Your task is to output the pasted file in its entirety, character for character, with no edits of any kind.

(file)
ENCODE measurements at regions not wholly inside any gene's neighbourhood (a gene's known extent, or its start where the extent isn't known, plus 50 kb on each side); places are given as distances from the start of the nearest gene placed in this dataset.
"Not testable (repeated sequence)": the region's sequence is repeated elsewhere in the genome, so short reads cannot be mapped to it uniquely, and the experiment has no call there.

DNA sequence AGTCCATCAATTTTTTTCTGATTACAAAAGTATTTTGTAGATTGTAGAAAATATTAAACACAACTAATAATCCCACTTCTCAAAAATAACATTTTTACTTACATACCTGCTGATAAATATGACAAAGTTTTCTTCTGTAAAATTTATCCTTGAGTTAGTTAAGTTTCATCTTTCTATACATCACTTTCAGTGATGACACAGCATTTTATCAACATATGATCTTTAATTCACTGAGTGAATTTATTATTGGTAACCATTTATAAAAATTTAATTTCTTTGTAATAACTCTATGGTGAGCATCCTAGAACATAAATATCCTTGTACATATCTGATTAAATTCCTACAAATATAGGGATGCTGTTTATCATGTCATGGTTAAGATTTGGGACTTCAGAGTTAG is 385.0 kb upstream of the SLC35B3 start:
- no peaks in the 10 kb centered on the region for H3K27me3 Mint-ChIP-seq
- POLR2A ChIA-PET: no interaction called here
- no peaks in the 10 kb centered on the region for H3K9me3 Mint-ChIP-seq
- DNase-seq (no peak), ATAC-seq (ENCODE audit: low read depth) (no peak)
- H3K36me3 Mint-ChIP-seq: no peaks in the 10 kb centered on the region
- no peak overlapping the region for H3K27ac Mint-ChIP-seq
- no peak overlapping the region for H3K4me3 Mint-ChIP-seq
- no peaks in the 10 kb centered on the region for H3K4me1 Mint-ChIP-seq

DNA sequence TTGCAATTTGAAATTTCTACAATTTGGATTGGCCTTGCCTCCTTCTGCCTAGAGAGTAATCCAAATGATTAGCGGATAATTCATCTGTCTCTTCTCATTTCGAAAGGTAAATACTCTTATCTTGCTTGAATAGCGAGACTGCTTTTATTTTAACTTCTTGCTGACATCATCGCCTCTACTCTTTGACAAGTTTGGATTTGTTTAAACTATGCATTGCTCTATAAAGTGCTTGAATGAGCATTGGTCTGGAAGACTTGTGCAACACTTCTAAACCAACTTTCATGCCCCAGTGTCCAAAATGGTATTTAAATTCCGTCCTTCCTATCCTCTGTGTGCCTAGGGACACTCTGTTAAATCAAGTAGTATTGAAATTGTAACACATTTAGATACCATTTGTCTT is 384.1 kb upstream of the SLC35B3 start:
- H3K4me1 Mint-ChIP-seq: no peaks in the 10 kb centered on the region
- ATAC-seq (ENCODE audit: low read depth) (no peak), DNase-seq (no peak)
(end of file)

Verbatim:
ENCODE measurements at regions not wholly inside any gene's neighbourhood (a gene's known extent, or its start where the extent isn't known, plus 50 kb on each side); places are given as distances from the start of the nearest gene placed in this dataset.
"Not testable (repeated sequence)": the region's sequence is repeated elsewhere in the genome, so short reads cannot be mapped to it uniquely, and the experiment has no call there.

DNA sequence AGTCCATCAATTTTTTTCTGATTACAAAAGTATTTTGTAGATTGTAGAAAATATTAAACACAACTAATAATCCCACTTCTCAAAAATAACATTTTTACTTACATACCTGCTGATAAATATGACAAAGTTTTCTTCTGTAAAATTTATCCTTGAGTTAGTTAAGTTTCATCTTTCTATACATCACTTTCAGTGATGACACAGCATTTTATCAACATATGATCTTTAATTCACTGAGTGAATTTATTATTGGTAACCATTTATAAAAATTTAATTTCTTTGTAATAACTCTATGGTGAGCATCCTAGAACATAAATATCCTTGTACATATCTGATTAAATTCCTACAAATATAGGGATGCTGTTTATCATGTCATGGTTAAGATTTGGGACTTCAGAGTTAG is 385.0 kb upstream of the SLC35B3 start:
- no peaks in the 10 kb centered on the region for H3K27me3 Mint-ChIP-seq
- POLR2A ChIA-PET: no interaction called here
- no peaks in the 10 kb centered on the region for H3K9me3 Mint-ChIP-seq
- DNase-seq (no peak), ATAC-seq (ENCODE audit: low read depth) (no peak)
- H3K36me3 Mint-ChIP-seq: no peaks in the 10 kb centered on the region
- no peak overlapping the region for H3K27ac Mint-ChIP-seq
- no peak overlapping the region for H3K4me3 Mint-ChIP-seq
- no peaks in the 10 kb centered on the region for H3K4me1 Mint-ChIP-seq

DNA sequence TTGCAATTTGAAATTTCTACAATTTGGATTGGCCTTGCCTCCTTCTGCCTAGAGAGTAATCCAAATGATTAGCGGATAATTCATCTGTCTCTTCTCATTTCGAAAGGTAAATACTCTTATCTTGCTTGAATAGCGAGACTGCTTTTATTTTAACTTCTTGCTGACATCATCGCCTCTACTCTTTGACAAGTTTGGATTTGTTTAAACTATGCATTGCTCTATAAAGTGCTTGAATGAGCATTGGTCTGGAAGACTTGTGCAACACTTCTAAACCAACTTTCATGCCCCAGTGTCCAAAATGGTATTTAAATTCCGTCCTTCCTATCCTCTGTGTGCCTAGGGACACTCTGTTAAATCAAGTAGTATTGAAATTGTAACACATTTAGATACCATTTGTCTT is 384.1 kb upstream of the SLC35B3 start:
- H3K4me1 Mint-ChIP-seq: no peaks in the 10 kb centered on the region
- ATAC-seq (ENCODE audit: low read depth) (no peak), DNase-seq (no peak)